Predictors of antibiotic use in African communities: evidence from medicines household surveys in five countries
Objectives To investigate antibiotic use in five national household surveys conducted with the WHO methodology to identify key determinants of antibiotic use in the community.
Methods Data from The Gambia, Ghana, Kenya, Nigeria and Uganda surveys were combined. We used logistic regression models that accounted for the clustered survey design to identify the determinants of care seeking outside the home and antibiotic use for 2914 cases of recent acute illness.
Results Overall, 95% of individuals with acute illness took medicines, 90% sought care outside their homes and 36% took antibiotics. In multivariate analyses, illness severity was a strong predictor of seeking care outside the home. Among those who sought outside care, the strongest predictor of antibiotic use was the presence of upper respiratory symptoms (OR: 3.02, CI: 2.36–3.86, P < 0.001), followed by gastrointestinal symptoms or difficulty breathing, and antibiotics use was less likely if they had fever. The odds of receiving antibiotics were higher when visiting a public hospital or more than one healthcare facility.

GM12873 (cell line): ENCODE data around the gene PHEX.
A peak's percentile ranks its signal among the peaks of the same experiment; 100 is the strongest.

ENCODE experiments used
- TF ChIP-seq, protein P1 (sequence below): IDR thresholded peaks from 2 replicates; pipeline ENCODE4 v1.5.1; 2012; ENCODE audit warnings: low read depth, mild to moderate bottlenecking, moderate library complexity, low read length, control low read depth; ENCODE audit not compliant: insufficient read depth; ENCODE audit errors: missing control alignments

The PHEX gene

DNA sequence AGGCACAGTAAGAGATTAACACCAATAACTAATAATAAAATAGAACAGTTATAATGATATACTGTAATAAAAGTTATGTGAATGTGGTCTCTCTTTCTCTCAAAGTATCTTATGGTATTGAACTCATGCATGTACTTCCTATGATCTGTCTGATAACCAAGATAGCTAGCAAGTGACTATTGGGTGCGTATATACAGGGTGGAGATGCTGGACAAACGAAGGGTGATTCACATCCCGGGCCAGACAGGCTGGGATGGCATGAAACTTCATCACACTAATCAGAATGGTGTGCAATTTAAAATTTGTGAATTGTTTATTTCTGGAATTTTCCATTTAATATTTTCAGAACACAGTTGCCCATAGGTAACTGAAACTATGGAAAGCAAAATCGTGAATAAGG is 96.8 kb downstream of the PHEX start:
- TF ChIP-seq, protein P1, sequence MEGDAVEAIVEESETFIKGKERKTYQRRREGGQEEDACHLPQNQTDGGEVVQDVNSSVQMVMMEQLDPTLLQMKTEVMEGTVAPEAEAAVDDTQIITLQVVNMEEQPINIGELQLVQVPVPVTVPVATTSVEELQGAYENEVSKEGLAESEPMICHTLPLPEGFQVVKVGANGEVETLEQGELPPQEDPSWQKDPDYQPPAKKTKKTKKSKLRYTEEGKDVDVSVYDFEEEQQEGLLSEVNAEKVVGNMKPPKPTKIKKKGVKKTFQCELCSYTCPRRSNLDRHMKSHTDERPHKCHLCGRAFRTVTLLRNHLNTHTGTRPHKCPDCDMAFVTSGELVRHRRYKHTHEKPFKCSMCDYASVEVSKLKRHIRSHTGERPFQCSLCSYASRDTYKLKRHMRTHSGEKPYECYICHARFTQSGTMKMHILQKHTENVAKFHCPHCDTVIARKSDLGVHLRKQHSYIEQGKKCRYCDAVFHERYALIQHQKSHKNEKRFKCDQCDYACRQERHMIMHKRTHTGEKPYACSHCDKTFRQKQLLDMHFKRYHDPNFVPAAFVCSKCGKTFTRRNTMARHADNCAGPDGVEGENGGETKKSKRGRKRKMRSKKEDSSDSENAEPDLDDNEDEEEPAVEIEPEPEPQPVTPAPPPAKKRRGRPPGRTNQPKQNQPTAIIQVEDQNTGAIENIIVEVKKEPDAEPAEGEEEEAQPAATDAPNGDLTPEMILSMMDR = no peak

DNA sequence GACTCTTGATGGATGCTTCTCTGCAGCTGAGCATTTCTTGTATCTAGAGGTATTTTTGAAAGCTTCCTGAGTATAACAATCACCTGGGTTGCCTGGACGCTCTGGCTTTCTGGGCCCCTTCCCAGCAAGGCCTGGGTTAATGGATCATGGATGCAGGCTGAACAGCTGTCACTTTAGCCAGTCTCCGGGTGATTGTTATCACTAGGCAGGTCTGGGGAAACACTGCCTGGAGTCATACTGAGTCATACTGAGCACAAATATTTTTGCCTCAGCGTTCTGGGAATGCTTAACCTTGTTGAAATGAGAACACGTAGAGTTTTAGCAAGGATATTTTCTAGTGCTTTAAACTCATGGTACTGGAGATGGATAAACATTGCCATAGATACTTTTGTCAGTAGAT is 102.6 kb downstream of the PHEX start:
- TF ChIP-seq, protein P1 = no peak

Conclusions The nature and severity of symptoms and patterns of care seeking had the greatest influence on decisions to take antibiotics. Antibiotics were widely available and inappropriately used in all settings. Policies to regulate antibiotics distribution as well as interventions to educate prescribers, dispensers and consumers are needed to improve antibiotic use.
Document Type: Research Article
Affiliations: 1: Department of Population Medicine, Harvard Medical School and Harvard Pilgrim Health Care Institute, Boston, MA, USA 2: Essential Medicines Program, World Health Organization, Regional Office for Africa, Brazzaville, Republic of Congo
Publication date: 2012-02-01